I had the good fortune to see my teacher Lama Yeshe Rinpoche this week and he emphasised the importance of forgiveness.
There was a forgiveness exercise in the early Mindfulness courses we delivered, but it never made it to the current courses. I think it was quite a profound exercise, but painful to engage in sometimes. It involved writing a letter to a person we were resentful towards, offering forgiveness. We would then put ourself in the shoes of the other and write back to ourselves from their perspective. Letters would be written back and forth like this until all that needed to be said from both sides had been said – we never sent the letters!
This weekend I have been in Milan delivering a teaching skills weekend one (click here for more information on our Teacher Training Pathway) with my lovely friends Elena and Gaia. I had quite a lot of free time on Friday and during the weekend when Elena and Gaia were leading tutor groups and I spent this time reflecting on forgiveness.
In my loving kindness practice for quite a long time now, when it gets to the difficult person, typically one of five people comes up. So it seems I have harboured resentment towards these five for some time, with barely a good word to say about them and many bad words to speak about them to a sympathetic audience. Thankfully, this has softened recently and my strong aspiration not to speak badly of others is manifesting more and I am holding my tongue.
I was reflecting on the cause of my resentment towards these five and there seems to be two reasons – both based in fear.
The first is a fear of their suffering. Suffering I am familiar with and struggle with in my own life, but I imagine their suffering is much worse than mine and I don’t feel able to face it. This gives me great fear and I dislike them because of it. They are issues such as insecurity, not being good enough and profound childhood rejection. Clearly, this is my fear projected on to them and sometimes I act my dislike for them out.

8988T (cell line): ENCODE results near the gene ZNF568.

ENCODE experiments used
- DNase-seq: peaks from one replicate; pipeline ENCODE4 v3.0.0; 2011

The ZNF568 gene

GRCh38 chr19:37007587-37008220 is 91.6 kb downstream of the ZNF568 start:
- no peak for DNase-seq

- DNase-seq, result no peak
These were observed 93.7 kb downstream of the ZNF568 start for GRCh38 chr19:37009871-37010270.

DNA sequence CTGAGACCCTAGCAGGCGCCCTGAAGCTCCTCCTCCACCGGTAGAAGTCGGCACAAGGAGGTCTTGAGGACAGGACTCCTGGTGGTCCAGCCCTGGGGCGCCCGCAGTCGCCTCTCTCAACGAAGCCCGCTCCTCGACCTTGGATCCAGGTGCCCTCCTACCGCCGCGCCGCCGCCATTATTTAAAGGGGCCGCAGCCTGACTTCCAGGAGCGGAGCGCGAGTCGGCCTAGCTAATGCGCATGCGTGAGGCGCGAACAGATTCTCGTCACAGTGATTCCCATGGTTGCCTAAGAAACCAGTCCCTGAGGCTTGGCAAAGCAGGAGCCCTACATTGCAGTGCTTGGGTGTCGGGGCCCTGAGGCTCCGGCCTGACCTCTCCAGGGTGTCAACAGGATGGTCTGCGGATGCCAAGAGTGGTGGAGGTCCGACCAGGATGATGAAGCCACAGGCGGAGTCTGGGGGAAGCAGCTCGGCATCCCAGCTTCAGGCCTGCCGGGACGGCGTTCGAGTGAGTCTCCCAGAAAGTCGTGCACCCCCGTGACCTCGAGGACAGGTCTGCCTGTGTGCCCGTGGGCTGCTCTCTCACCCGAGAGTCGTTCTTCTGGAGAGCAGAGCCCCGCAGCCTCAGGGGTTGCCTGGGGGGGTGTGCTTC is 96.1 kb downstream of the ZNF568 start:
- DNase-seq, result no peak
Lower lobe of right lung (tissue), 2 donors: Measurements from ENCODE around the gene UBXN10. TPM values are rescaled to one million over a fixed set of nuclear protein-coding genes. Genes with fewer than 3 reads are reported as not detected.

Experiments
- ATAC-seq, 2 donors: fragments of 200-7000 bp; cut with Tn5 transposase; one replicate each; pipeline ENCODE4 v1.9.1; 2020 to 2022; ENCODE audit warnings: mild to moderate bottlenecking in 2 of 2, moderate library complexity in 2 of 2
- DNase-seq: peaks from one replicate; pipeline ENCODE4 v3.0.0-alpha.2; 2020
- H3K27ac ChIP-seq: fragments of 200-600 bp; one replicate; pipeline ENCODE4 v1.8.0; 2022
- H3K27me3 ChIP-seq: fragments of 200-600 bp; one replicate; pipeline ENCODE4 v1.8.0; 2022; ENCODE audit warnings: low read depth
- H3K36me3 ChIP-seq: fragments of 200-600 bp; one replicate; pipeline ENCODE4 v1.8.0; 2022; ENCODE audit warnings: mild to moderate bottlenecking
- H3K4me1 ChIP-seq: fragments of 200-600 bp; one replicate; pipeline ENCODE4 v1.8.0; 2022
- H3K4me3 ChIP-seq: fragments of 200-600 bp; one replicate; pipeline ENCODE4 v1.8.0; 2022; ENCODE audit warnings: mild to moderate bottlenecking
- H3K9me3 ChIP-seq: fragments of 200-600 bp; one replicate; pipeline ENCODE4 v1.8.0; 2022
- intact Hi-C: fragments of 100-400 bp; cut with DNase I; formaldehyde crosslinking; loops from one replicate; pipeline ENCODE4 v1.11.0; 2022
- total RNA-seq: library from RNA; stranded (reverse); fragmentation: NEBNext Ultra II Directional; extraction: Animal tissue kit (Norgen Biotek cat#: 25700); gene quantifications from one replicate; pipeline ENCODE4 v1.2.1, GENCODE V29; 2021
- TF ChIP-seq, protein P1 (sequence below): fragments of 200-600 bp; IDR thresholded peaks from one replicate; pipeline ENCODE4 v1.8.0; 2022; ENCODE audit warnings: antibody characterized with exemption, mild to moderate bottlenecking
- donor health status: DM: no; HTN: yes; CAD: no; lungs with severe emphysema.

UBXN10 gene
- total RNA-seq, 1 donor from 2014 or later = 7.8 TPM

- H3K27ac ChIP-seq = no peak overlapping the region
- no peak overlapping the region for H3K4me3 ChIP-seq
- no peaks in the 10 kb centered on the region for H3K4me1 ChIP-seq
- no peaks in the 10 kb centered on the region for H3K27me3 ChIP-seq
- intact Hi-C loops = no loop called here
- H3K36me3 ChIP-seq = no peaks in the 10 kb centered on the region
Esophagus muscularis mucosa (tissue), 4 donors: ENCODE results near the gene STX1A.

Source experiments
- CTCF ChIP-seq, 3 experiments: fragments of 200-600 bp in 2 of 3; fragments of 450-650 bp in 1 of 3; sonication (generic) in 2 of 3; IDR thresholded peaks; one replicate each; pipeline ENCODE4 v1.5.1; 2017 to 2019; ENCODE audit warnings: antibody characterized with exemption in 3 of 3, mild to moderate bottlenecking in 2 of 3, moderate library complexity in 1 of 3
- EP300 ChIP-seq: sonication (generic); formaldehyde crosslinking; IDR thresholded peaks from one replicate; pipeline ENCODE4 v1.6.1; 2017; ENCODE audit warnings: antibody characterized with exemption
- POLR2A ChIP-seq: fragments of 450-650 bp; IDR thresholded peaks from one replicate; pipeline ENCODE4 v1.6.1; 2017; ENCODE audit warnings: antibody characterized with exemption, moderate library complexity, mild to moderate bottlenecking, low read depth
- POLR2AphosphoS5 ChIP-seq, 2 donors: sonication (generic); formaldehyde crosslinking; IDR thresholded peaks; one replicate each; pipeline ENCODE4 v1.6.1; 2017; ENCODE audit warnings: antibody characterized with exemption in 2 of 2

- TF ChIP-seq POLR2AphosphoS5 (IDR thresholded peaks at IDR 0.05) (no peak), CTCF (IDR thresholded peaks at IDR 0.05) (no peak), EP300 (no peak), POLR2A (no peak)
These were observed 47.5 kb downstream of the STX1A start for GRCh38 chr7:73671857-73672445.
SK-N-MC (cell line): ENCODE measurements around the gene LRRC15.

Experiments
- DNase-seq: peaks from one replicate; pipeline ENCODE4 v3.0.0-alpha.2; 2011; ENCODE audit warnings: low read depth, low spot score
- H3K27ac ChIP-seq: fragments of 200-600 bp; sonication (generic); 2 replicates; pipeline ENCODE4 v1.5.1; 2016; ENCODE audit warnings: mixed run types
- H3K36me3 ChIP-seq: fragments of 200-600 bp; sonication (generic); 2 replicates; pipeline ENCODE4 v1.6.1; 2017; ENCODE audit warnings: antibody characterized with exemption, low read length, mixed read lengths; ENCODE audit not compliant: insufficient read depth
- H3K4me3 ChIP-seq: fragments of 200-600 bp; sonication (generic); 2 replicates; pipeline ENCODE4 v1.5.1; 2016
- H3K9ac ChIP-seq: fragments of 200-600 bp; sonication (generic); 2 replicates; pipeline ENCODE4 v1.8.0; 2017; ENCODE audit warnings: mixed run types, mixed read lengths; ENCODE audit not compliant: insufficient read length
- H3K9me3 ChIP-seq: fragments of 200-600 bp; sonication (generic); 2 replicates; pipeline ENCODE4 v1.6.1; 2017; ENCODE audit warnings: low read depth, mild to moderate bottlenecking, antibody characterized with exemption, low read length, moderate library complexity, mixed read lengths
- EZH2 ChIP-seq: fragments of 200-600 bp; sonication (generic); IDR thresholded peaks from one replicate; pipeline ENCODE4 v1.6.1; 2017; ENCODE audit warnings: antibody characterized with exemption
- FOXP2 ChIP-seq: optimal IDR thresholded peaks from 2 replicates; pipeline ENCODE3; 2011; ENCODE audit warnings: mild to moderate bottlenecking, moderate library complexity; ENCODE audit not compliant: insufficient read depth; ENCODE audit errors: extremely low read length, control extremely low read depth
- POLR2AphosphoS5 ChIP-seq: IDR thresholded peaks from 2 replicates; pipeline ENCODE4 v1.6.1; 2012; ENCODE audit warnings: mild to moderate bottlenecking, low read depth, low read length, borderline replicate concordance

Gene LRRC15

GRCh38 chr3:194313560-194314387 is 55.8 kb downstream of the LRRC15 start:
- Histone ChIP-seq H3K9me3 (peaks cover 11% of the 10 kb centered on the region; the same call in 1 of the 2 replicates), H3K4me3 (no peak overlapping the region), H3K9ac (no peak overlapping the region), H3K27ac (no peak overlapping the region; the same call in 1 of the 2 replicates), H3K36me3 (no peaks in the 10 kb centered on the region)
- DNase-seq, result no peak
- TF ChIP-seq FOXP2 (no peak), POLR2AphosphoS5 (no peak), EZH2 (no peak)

The second is a fear of humiliation based on past experiences, when I have felt shame and humiliation which I blame on their actions. Again, this fear of humiliation is something I cannot face in myself and I act it out in my active dislike and resentment towards these others.
Hurt has been caused both ways and continues on.
Most of the time these five are oblivious of my bubbling resentment, but I am stuck with the fear and anger, my familiar stories, and so I suffer. In this way resentment is like eating poison myself and expecting the other person to die.
I want to stop eating poison.
This requires forgiveness – forgiving myself and forgiving the others – then there can be some freedom from resentment.
How do we practice forgiveness? I am certainly not up to addressing the five people as yet, and asking for their forgiveness, but I am bringing them to mind in my practice and dropping the phrases ‘May they forgive me’, May I forgive them’ and ‘May I forgive myself’ into the mind and allowing my experience to unfold. I am cultivating acceptance towards whatever arises and cultivating compassion towards that part of me that is fearful. Aspiring to be more curious than afraid. Courageous work which makes my heart feel tender. So I know that some magic is happening.
Maybe you also wish to be free of some resentment? You can join me in this practice, slowly and kindly moving towards what scares us. Good luck!
May the five become zero.
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